There are three cases that may occur with regard to circuitry 300, two of which result in generate 303 being fired. First, for a chunk of four entries, if the start point is outside of the chunk of four entries, then any one in the chunk of four entries causes all downstream entries to zero out their ultimate output vectors (output vectors are discussed with regard to FIG. 5), by outputting a one on generate 303. This zeroing-out is accomplished by propagation into the logic depicted in FIG. 4. Thus, if there is a one in either the top or the bottom chunk of four when start[0] and start[4] are both zero, then circuitry 300 outputs a one on generate 303.

The second case occurs when start vector 306 points in the middle of this group of eight entries (i.e., start[4] is a one). In every other situation the top chunk of four entries in this group of eight entries precedes the bottom chunk of four entries in the circular addressing scheme. However, if start vector 306 points in the middle of the group of eight, then the bottom chunk of four is the first chunk of four entries in the circular track, and the top chunk is the last chunk in the circular track.

Propagation and generation logic 104 (FIG. 1) includes logic to zero out the effects of the pick vector in the case when start vector 306 points to the bottom chunk in the group of eight because the ones in the top half of the eight bit vector should not force downstream bits to act as though a one has been found in a preceding circular entry if no such one has been found. An interesting case is when in[4] through in[7] are zeros and start[4] is one. Then, if in[8] (not shown) is a one, the pick vector should appropriately point to in[8] because it is the first one in the 32 bit circular vector. However, in order to do that, propagation and generation logic 104 should mask off any ones occurring in[0]-[3]. Thus, once circuitry 300 finds a one in the queue, it fires generate 303, which is output to downstream logic gates (not shown) that force the effects of the pick vector of some entries to zero.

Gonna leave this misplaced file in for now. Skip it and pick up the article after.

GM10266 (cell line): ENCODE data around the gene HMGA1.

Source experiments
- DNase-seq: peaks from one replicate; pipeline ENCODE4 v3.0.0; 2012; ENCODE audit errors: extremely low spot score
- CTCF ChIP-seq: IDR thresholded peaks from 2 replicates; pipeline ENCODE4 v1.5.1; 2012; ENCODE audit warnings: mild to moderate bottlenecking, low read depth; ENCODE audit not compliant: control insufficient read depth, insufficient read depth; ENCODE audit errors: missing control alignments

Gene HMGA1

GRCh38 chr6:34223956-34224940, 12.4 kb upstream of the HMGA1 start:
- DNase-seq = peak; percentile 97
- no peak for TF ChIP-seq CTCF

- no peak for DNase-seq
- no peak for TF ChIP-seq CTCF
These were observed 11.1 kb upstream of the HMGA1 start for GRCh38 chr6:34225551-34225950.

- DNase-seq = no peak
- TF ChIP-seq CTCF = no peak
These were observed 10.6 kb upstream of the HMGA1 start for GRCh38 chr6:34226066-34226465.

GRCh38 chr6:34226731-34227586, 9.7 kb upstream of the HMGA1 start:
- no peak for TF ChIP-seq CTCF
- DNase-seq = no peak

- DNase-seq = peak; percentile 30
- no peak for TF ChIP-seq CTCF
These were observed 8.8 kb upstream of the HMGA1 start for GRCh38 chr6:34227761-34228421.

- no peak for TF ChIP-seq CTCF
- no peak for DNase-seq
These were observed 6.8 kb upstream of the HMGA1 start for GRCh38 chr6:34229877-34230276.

Circuitry 300 also includes choosebot signal 305. In a general sense, choosebot signal 305 indicates that the bottom four bits of the eight bit group is either the first chunk in the queue, or that the proceeding four bit chunk did not contain a one. Choosebot 305 is explained in more detail with regard to FIG. 5.

To briefly explain the logic of circuitry 300, the following description is given:

  • Generate 303 is a one if and only if:
    • ((start 306 does NOT point to the second chunk of four) AND
    • (at least one of in[0]-[7] is a one))
    • OR
    • ((start does point to the second chunk of four) AND
    • (at least one of in[4]-[7] is a one)).
  • Propagate 304 is a one if and only if:
    • (start does NOT point to the first chunk of four) AND
    • (start does NOT point to the second group of four).
  • Choosebot 305 is a one if and only if:
    • (start points to the second chunk of four) OR
    • ((start points to the first chunk of four) AND
    • (in[0]-[3] are all zeroes)).

FIG. 4 is an illustration of exemplary circuitry 400 adapted for use in one or more embodiments of system 100 (FIG. 1), wherein memory queue 101 is a 32-entry memory queue. It should be noted that while circuitry 200 and circuitry 300 (FIGS. 2 and 3, respectively) are replicated in a 32-entry memory queue, circuitry 400 is not replicated for use with a 32-bit queue. It should also be noted that, in this example, the inputs to circuitry 400 are received from circuitry 300 and from circuitry similar to circuitry that is replicated on other portions of the memory queue and that each eight-bit group produces a propagate and generate signal. Such propagate signals are indicated in FIG. 4 as propagate 0, propagate 1 and propagate 3, and the same applies to the generate signals.